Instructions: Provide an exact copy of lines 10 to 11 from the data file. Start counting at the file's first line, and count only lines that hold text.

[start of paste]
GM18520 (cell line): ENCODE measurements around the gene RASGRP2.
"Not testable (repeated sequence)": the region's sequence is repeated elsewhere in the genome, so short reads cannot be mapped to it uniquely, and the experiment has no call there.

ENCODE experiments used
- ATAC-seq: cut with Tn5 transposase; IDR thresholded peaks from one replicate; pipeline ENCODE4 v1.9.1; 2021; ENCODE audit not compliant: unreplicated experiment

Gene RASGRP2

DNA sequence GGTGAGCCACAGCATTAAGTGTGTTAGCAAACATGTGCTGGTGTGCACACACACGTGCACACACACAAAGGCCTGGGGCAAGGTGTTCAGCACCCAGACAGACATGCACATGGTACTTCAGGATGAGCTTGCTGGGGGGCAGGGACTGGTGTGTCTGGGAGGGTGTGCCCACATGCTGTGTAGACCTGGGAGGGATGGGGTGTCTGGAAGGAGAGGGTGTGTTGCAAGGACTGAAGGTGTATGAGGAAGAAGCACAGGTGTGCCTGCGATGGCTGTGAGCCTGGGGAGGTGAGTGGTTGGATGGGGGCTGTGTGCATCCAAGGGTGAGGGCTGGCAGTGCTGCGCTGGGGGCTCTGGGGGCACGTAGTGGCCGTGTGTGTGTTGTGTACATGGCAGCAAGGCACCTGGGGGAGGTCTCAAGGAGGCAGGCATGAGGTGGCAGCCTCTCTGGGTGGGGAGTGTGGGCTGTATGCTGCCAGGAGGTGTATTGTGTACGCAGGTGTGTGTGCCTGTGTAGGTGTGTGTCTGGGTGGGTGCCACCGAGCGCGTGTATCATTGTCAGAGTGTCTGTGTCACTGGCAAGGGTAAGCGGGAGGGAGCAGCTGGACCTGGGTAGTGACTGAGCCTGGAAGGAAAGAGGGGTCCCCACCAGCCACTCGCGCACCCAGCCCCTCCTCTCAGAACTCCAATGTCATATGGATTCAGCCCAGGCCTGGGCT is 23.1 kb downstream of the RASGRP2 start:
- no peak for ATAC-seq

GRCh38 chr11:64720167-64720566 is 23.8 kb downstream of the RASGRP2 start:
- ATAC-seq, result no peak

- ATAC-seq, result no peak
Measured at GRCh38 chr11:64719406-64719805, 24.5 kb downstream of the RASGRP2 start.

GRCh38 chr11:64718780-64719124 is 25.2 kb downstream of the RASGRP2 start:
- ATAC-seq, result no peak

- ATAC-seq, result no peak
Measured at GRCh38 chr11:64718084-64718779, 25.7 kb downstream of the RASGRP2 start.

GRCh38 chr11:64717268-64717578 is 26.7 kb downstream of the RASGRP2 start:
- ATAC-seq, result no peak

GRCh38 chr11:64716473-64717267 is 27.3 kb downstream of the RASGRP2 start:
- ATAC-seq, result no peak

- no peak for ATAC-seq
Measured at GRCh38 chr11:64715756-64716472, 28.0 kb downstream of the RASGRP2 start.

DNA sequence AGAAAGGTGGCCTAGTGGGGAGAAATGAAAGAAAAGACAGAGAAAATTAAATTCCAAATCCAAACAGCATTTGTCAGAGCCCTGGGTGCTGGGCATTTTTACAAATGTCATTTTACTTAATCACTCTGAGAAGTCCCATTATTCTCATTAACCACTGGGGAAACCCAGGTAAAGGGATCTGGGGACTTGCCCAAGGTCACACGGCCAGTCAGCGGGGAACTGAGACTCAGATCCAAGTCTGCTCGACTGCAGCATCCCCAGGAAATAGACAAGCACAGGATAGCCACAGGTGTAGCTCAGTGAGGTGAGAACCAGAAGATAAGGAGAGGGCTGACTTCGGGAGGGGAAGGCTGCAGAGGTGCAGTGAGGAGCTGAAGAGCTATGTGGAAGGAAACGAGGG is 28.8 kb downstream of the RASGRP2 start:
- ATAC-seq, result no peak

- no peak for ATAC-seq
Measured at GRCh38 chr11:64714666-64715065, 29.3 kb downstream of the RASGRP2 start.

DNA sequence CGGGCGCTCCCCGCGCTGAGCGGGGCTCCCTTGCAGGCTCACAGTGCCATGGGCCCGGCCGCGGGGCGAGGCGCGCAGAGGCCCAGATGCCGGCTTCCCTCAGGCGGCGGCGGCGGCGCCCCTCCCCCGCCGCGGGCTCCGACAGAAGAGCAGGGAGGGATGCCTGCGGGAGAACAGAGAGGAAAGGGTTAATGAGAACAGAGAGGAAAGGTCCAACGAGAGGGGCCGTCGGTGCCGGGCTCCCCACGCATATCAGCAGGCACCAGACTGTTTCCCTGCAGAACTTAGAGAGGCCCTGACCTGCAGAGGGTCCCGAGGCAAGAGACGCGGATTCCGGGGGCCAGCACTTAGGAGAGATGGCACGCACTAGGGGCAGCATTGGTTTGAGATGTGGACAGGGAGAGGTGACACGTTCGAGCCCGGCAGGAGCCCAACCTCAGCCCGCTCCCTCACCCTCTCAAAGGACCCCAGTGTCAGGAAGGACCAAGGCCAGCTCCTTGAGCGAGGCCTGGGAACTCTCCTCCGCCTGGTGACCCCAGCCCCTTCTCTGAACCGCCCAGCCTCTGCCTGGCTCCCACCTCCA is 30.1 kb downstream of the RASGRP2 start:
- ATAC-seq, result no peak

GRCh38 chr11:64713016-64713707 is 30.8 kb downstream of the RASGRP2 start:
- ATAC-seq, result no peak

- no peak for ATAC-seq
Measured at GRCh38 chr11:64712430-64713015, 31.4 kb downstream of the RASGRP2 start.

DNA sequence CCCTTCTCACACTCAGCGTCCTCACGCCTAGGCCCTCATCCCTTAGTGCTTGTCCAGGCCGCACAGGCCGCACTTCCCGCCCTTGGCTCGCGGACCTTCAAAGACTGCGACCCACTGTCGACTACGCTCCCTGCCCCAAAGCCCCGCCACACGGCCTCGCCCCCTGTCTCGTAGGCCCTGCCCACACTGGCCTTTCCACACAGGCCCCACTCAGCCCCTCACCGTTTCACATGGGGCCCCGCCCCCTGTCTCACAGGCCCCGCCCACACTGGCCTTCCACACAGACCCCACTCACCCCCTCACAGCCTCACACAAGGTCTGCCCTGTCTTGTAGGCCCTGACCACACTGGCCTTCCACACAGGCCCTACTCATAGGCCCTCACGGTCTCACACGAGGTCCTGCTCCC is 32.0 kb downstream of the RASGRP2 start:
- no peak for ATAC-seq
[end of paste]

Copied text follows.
- ATAC-seq, result no peak
Measured at GRCh38 chr11:64719406-64719805, 24.5 kb downstream of the RASGRP2 start.